Why Treaties Work or Don't Work, and What to Do about Them
Findlay, Trevor, Behind the Headlines
It's a great pleasure for me to be here among a group that is fascinated by international politics, especially after a general election in which such issues barely rated a mention.
My topic is "Why treaties work or don't work, and what to do about them." Rather inelegant in English, I'm afraid. But the French version more than makes up for it with its mellifluous "Les traites: il y a ceux qui fonctionnent et ceux qui ne fonctionnent pas. Qu'en faire?"
The core treaties that I want to consider deal with so-called weapons of mass destruction (WMD): chemical, biological, nuclear, and radiological. I say "so-called" because lumping them together, when their physical and political effects are actually and potentially so different and so dependent on circumstance, obfuscates rather than enlightens. The term WMD has also become politicized in some quarters to mean weapons of mass destruction in the wrong hands. But, that said, it is a useful shorthand that I'm forced to use, along with everyone else.
In addition to WMD treaties, I'll consider other treaties that I am familiar with, by way of contrast, including those inside and outside the disarmament field.
THE TREATY TRACK RECORD
When Barbara Darling, president of the CIIA's National Capital Branch, first approached me about the topic, she suggested that I discuss wily treaties don't work and what to do about them. But I felt that would not do justice to the situation: the vast majority of treaties--and hundreds of new ones are negotiated each year--do actually work. They are successfully implemented, the states parties comply fully with their obligations, and no one gives it a second thought. This is as tree in the field of arms control, disarmament, and non-proliferation as in any other. In fact, it may be truer of this field than others.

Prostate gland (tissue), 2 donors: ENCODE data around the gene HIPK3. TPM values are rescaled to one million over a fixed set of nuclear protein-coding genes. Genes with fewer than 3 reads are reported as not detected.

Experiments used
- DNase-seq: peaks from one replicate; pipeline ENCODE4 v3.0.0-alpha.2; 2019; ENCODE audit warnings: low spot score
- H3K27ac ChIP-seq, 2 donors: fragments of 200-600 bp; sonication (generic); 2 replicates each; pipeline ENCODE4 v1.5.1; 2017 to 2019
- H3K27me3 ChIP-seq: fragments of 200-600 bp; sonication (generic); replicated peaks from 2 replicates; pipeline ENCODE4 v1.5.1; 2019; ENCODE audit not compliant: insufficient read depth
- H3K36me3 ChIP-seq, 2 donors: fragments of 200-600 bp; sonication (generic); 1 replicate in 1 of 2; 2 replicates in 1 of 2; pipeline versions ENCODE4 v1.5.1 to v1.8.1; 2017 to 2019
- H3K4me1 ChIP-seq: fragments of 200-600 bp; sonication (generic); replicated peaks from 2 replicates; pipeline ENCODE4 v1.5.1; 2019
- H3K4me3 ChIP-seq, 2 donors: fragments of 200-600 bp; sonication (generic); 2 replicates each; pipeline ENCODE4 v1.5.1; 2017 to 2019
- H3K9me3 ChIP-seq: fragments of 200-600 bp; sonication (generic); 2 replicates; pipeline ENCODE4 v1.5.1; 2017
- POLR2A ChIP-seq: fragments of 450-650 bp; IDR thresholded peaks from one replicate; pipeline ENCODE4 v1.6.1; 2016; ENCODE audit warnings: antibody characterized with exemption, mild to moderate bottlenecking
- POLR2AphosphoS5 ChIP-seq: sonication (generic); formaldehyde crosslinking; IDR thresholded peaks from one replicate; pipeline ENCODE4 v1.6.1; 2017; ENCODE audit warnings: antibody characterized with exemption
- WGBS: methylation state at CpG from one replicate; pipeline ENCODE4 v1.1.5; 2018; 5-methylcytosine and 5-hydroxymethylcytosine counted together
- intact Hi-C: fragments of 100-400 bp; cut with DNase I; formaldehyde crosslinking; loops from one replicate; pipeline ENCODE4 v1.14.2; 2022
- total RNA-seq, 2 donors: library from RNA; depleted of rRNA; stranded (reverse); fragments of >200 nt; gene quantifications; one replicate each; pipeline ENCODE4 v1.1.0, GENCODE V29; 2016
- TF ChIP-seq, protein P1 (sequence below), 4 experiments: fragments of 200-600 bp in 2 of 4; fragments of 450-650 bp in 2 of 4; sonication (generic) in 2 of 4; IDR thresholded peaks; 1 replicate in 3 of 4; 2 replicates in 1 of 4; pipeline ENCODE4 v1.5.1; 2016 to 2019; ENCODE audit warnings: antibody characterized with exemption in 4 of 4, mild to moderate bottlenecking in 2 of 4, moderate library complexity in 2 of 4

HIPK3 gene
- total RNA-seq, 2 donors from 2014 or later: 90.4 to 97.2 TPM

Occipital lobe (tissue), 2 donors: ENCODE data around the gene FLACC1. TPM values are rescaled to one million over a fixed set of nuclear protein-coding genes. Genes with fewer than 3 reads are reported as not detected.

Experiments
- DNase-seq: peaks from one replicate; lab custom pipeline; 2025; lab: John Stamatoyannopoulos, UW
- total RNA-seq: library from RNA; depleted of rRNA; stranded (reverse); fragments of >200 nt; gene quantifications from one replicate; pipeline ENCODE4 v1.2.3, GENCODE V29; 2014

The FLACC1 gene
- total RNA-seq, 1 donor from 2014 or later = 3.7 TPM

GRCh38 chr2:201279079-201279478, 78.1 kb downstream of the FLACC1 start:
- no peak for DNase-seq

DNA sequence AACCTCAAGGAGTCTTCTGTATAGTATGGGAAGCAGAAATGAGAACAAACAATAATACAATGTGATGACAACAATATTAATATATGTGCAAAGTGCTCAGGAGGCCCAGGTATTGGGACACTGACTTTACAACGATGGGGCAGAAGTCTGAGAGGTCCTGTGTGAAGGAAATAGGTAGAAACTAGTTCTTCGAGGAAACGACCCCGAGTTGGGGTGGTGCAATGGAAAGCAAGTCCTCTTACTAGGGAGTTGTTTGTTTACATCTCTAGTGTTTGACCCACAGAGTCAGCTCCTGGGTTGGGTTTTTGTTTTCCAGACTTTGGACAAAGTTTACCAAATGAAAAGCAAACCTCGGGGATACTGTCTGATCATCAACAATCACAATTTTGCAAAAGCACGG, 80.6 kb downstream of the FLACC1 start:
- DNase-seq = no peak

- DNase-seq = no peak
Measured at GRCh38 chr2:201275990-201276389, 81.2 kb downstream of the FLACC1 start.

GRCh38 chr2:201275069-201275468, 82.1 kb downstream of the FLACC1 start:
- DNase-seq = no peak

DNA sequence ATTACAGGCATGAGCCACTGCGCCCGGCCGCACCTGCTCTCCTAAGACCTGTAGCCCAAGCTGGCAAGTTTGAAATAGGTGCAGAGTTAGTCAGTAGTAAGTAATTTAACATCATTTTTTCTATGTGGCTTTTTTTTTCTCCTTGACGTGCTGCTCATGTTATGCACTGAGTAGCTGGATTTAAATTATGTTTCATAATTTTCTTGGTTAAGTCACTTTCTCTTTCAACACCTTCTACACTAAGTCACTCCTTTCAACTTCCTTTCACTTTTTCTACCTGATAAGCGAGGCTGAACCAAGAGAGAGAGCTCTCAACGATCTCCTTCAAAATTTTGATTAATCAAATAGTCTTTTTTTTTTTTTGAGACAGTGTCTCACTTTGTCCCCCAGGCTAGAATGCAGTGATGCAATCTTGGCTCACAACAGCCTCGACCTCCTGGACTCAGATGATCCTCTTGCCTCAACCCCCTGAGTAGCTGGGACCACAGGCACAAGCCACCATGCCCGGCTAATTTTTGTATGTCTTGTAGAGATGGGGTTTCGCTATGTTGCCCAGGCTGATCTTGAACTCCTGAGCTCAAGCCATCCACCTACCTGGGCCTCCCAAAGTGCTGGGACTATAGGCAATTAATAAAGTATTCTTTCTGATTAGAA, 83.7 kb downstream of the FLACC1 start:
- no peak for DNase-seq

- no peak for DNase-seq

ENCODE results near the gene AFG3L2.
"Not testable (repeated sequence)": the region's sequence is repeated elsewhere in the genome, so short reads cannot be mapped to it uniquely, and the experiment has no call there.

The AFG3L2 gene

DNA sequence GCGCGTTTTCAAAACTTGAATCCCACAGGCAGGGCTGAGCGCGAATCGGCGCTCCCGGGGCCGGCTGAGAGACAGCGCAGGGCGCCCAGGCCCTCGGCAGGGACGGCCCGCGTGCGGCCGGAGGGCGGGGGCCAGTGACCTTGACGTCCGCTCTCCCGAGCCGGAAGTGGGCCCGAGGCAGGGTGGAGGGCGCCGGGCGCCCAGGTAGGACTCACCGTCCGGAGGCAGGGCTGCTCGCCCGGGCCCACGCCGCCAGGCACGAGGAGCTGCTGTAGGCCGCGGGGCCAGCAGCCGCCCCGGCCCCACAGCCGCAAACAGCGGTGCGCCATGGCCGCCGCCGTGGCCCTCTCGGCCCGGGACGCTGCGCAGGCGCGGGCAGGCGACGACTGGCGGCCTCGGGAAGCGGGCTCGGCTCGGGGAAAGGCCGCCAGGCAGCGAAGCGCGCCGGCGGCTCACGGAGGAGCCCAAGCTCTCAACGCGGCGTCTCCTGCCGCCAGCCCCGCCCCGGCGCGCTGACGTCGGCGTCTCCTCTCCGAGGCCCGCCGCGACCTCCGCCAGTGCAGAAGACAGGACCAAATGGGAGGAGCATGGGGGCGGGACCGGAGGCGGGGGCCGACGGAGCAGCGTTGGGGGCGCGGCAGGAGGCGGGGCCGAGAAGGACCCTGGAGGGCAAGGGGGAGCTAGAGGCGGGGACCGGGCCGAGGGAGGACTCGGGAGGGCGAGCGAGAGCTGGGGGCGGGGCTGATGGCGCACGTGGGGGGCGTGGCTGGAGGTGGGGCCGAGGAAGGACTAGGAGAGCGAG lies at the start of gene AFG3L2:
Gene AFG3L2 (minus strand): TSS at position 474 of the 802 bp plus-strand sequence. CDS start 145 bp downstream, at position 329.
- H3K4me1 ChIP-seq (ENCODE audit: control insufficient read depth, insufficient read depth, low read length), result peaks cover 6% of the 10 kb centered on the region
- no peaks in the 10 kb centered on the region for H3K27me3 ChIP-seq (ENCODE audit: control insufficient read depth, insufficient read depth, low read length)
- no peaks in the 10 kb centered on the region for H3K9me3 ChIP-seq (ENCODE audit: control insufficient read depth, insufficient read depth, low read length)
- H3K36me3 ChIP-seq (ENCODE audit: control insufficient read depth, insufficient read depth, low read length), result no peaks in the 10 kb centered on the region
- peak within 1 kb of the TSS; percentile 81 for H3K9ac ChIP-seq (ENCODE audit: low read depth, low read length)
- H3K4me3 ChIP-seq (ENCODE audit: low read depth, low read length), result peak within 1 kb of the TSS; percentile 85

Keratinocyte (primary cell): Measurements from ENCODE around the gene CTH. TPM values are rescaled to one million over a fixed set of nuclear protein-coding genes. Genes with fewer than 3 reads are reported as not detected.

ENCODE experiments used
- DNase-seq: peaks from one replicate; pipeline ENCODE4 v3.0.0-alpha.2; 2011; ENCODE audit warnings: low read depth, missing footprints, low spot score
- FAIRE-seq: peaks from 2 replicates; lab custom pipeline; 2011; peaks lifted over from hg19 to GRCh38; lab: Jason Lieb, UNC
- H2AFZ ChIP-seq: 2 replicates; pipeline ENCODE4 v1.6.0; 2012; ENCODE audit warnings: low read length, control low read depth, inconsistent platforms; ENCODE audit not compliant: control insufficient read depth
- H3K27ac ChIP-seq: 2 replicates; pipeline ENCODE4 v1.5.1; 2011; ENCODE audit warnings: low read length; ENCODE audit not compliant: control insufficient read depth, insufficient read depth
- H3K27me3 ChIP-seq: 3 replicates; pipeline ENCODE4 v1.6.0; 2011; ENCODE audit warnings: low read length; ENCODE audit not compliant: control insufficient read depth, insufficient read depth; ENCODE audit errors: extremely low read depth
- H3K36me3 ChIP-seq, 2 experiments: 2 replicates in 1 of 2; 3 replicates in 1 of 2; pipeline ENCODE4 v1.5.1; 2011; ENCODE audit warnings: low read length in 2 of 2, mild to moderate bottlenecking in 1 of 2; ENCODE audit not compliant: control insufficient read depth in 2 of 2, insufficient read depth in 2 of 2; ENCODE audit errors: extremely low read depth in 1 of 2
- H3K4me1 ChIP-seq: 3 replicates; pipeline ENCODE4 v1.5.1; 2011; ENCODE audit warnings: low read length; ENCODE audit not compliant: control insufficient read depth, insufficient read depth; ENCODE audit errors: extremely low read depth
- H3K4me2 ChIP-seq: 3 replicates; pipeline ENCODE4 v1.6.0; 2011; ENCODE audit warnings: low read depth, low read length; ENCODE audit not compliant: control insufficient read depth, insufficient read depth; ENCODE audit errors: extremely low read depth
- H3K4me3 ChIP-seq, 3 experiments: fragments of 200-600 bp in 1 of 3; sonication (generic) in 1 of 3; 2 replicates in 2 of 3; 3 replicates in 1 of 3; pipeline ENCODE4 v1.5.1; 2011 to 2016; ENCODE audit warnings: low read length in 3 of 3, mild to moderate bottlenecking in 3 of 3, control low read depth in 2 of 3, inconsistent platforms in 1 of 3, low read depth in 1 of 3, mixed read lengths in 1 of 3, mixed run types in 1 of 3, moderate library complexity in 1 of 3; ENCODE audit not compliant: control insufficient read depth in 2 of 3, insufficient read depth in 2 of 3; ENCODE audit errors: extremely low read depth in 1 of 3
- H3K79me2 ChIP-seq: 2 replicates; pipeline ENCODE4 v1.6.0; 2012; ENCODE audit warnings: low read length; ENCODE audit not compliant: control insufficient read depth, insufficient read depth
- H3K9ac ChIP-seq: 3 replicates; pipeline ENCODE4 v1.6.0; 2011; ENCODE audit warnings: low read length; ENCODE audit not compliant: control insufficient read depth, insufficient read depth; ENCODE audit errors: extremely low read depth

Because disarmament treaties go to the heart of national and international security, states are wary of frivolously embarking on new ones that might constrain their options. When they do agree to negotiate, they do so intensely to ensure that they derive maximum flexibility for themselves and impose maximum constraints on others. Hence the sad litany of treaties that have never made it out of the Conference on Disarmament: the radiological weapons convention, the negative security assurances convention, and the fissile material cut-off agreement, not to mention a nuclear disarmament treaty. Those that do make it out by and large achieve large numbers of signatures and ratifications, sometimes approaching universality. They are, by and large, fully implemented. And the vast majority of states comply fully with their obligations.
But the flip side of the fact that states are so sensitive when it comes to negotiating and signing disarmament treaties is that when they are violated, there is, rightly, a great deal of angst.
While there has only ever been one known major violation of the 1972 Biological Weapons Convention (BWC), it was immensely disturbing. It turned out that the Soviet Union, at the very time it was signing the treaty, was planning a biological weapons research, development, and production program on a massive scale. We are still unsure of the details more than 15 years after the end of the Cold War.
There have now been four notable violations of the 1968 Nuclear Non-Proliferation Treaty (NPT). They are all highly alarming, involving as they do Iraq, North Korea, Iran, and Libya.
WHY DO TREATIES WORK?
So the general question arises: when treaties work, why do they work? The short answer is that they embody a norm, an aspiration, a settlement that is valued by all of the parties. The treaty has been well constructed to reflect these elements, the states that become party are happy with the outcome, and there are no incentives to defect from the agreement. The best example of this phenomenon that I can think of is the Ottawa Convention on land mines. …